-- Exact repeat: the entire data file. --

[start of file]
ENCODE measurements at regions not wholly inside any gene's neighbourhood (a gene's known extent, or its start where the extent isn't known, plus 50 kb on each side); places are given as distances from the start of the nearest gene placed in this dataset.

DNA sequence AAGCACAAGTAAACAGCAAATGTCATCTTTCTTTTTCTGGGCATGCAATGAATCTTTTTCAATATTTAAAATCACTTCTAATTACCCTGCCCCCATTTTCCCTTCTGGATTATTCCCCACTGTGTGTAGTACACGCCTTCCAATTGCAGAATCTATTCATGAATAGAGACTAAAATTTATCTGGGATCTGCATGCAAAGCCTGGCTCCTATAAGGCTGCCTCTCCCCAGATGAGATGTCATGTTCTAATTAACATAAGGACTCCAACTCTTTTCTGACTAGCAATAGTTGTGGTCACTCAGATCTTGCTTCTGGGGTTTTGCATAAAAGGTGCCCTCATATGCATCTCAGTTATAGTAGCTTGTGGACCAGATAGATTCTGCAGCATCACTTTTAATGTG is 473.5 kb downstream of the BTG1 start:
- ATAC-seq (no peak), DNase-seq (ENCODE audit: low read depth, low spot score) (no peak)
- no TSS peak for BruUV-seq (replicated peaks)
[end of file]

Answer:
ENCODE measurements at regions not wholly inside any gene's neighbourhood (a gene's known extent, or its start where the extent isn't known, plus 50 kb on each side); places are given as distances from the start of the nearest gene placed in this dataset.

DNA sequence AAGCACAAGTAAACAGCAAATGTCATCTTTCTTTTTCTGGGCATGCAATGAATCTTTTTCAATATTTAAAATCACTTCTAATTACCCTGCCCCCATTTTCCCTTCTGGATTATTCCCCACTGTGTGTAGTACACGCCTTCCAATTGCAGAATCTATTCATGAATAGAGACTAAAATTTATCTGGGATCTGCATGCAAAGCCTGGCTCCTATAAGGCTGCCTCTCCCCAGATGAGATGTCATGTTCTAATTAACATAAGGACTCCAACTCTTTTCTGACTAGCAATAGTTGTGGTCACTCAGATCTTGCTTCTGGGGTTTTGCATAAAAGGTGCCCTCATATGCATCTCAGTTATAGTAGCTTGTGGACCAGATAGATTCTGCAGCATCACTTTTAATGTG is 473.5 kb downstream of the BTG1 start:
- ATAC-seq (no peak), DNase-seq (ENCODE audit: low read depth, low spot score) (no peak)
- no TSS peak for BruUV-seq (replicated peaks)